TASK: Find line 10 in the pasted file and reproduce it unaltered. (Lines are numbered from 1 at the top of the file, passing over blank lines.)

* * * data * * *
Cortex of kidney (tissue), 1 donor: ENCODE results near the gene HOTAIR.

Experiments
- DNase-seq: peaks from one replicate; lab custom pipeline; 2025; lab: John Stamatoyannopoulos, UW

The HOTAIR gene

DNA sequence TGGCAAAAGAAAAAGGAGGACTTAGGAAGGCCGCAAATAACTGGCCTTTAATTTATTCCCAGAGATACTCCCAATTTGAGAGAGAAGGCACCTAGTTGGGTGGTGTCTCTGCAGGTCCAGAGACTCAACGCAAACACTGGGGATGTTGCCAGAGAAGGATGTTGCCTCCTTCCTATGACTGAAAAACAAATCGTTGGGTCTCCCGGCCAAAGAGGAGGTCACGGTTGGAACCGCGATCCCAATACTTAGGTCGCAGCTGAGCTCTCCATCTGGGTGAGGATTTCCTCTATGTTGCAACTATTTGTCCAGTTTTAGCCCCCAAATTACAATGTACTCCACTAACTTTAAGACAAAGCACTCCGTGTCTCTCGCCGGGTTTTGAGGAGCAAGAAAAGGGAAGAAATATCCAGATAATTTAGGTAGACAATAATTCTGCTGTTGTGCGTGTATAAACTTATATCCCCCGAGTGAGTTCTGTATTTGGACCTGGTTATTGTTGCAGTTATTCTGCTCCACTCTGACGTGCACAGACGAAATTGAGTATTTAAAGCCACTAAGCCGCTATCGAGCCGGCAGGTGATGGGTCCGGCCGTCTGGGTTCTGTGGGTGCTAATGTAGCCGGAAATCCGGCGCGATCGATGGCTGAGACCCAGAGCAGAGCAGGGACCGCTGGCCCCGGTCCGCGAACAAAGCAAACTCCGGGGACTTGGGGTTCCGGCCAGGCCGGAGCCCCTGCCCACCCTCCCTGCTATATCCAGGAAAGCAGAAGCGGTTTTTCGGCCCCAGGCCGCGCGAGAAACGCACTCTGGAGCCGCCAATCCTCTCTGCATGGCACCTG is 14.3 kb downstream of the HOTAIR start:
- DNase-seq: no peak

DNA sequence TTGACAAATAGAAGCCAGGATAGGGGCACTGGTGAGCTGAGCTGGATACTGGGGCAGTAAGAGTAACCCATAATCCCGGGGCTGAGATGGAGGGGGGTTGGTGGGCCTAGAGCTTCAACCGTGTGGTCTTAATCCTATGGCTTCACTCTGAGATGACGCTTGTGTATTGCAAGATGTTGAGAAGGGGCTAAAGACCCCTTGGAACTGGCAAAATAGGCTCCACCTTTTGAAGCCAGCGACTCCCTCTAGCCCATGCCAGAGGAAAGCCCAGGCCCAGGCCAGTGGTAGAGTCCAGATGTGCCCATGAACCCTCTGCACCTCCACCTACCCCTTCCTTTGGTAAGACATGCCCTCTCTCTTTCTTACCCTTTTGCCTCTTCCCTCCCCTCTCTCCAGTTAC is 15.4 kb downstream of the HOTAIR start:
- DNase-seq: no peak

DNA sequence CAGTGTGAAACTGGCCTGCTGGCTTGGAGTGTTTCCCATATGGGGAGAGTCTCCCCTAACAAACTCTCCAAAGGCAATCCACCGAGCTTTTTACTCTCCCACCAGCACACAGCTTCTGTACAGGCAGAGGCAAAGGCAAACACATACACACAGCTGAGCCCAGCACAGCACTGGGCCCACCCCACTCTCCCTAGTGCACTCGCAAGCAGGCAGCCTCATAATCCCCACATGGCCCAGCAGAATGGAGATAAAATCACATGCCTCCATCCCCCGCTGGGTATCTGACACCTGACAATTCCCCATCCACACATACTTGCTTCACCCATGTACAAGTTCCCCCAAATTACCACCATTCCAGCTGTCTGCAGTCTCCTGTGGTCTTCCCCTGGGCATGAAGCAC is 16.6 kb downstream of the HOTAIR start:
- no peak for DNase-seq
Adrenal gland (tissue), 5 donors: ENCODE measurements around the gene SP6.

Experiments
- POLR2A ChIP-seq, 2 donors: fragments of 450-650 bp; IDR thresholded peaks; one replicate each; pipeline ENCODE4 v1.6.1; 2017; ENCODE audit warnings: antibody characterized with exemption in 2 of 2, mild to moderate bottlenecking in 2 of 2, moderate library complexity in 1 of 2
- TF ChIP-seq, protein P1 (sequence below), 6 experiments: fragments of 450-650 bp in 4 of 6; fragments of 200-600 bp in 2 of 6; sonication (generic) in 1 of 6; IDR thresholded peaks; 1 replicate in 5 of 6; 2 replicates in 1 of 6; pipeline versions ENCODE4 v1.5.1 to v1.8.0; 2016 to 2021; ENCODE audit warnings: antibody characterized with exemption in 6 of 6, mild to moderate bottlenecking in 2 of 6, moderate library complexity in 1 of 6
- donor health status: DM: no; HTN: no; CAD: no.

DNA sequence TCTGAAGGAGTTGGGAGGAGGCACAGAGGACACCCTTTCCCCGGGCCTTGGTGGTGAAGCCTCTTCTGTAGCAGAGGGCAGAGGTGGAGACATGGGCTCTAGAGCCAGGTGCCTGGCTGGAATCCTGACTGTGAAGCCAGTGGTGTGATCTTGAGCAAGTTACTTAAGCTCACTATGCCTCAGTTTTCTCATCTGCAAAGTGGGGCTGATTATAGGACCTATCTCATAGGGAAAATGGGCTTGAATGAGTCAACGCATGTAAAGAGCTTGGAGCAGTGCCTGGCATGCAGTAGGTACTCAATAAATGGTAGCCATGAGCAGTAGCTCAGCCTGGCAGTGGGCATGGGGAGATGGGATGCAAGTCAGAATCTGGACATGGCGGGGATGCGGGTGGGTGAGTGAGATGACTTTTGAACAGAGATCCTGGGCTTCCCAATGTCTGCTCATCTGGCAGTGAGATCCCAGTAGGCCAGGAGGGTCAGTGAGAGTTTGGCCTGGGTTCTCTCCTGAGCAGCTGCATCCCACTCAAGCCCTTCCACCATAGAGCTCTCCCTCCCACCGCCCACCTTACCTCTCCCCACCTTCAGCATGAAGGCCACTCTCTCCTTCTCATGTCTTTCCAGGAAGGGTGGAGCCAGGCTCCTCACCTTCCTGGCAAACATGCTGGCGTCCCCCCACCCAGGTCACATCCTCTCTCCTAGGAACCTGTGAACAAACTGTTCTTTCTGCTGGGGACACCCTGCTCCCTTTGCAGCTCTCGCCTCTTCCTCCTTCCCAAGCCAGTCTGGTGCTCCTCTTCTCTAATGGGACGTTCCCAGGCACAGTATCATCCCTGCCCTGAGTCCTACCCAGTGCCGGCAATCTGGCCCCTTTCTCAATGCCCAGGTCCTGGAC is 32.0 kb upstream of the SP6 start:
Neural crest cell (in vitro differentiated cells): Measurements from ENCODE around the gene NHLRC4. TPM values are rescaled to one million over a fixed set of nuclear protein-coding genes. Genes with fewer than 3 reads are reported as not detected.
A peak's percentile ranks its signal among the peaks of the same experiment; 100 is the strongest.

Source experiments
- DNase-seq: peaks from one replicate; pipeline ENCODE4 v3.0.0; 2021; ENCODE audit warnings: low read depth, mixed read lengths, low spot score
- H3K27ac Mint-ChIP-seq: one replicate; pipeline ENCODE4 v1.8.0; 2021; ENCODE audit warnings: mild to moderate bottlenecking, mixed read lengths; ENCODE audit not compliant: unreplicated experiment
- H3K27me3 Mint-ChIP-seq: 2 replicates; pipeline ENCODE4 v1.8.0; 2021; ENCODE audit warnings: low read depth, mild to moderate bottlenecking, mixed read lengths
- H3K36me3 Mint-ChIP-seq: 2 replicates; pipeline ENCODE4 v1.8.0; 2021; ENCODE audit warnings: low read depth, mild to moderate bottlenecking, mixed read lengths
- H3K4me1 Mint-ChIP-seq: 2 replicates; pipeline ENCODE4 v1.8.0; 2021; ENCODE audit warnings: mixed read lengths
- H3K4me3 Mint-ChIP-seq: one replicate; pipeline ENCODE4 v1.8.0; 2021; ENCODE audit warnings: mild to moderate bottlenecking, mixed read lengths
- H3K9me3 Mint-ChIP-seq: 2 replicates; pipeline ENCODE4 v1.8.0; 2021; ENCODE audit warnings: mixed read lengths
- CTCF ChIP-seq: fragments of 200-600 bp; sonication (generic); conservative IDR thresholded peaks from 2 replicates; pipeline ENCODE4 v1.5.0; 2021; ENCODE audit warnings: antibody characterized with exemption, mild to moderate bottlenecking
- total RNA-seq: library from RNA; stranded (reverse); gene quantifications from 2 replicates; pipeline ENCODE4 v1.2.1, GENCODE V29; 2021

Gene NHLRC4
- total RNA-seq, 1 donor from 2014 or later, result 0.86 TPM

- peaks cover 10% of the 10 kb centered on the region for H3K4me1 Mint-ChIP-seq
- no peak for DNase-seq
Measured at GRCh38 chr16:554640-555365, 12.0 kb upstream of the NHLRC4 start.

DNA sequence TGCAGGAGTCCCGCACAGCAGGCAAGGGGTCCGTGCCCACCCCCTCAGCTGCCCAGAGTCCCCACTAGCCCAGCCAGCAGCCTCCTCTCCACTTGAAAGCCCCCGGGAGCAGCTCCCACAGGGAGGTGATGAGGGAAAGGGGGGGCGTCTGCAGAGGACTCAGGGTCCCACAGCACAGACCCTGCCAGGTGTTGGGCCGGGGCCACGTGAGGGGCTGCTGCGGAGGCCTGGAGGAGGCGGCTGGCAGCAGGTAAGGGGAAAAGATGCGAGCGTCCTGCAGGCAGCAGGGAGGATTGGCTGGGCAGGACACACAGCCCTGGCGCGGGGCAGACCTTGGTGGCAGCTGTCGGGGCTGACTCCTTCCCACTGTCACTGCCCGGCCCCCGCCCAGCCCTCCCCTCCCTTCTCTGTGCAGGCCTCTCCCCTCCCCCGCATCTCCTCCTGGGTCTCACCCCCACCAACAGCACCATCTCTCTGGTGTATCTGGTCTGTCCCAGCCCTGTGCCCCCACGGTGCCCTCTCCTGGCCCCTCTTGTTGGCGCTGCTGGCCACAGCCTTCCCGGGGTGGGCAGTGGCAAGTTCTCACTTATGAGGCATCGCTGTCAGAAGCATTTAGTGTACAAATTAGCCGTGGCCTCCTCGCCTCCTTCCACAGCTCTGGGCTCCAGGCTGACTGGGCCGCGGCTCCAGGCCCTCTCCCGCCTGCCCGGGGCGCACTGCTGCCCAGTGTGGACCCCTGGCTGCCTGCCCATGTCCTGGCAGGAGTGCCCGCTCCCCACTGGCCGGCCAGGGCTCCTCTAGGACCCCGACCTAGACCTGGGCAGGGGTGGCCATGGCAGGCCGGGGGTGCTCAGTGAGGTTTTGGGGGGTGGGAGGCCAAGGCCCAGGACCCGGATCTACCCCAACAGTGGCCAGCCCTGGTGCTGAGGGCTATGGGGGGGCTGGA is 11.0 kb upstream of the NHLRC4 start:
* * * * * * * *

- no peak for DNase-seq